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Abstract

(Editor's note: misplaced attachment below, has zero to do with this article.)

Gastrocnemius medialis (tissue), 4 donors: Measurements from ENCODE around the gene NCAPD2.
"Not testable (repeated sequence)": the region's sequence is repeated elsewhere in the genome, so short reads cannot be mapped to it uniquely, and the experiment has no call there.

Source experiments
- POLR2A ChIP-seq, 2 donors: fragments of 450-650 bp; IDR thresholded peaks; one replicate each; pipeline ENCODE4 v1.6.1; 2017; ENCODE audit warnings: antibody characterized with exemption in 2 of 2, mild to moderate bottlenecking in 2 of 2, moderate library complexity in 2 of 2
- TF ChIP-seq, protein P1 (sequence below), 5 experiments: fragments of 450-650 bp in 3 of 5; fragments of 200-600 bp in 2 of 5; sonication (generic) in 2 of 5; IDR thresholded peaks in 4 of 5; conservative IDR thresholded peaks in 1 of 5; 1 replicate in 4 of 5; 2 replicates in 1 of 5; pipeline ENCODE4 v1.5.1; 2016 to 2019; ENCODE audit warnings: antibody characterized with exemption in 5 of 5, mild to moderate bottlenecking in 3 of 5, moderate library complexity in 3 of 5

It would seem that pastoral nomads have ceaselessly occupied a distinct space in our world, imaginations, and academic discourse, often revolving around the concept of periphery. Pastoral nomads inhabit interstitial spaces, adjacent and secondary to urban centers and the refinement of civilization. Further, pastoral nomads are caught in popular imaginations as simple, barbarous, warlike, and constantly peripatetic—characteristics perceived to be antithetical to sedentary agriculturalists. These essentializations of pastoral nomadism have had real consequences in academic scholarship, and it is here this dissertation makes its intervention. Accordingly, early North American and Soviet intellectual trajectories in archaeology and the social sciences led scholars to have a predisposition to burial excavation and seriation, solidify false connections between subsistence and political forms, and to focus on the pastoral nomad’s connection with urban centers. In the examination of political economic shifts in prehistoric Late Bronze to Late Iron Age Mongolia (ca. 1200 BCE-100 CE), I place nomads at the forefront of inquiry looking to detail internal dynamics and mechanisms of social change at work over time. I ask: How did the adoption of pastoralism alter economic practices on the landscape, and what were the rhythms? How did shifts in economic life change political structures and the social processes used to (re)make those relationships? In short, I advocate for the analyses of malleable and active social processes over concepts that employ static systems of change. This study brings together the results of 76 km² of pedestrian survey and the recovery and recording of thousands of features and artifacts in Bayankhongor province, Mongolia. These data are scrutinized through an epistemological framework called occupational landscapes which finds its strength in breadth of focus and flexibility of scale. As such, the tripartite scheme of occupational landscapes takes an ecological, vocational, and semiotic approach to artifacts and assemblages, utilizing scales of analysis ranging from a single chemical element to the regional spatial patterning of material culture. In doing so, each aspect of the occupational landscape emphasized various social processes that encourage a reevaluation of pastoral nomadic communities themselves, and as members in wider social entanglements. Thus, this dissertation attempts to revise the way in which we investigate, discuss, and chronologically represent pastoral nomadic communities, refracting cultural change through active and agentive social processes. As such, the social processes that are explored in this study include: (im)mobility, place-making, flake and stone tool production, habitation patterning and pasture politics, semiotic usurpation of funerary rites and messaging, the production of ceramic and chains of craft-knowledge, skill or specialization, and the navigation of unsolidified extents of (de)centralized authority. In contrast to a reliance on ideas of a “grand narrative,” linear neoevolutionary progress, or burial forms as the preeminent marker for cultural change or replacement, I find that the shifts in political economy during the Mongolian Late Bronze and Late Iron Ages are subtle, yet intricate and vibrant. In pursuing a people-centered approach to prehistory, I argue that the first-half of the first millennium BCE in Bayankhongor Mongolia was a time fraught with uncertainty, experimentation, and fluidity—both economically and politically—and should not be continually described using linear temporalities of complexity or the diachronic presence or absence of particular burial forms.

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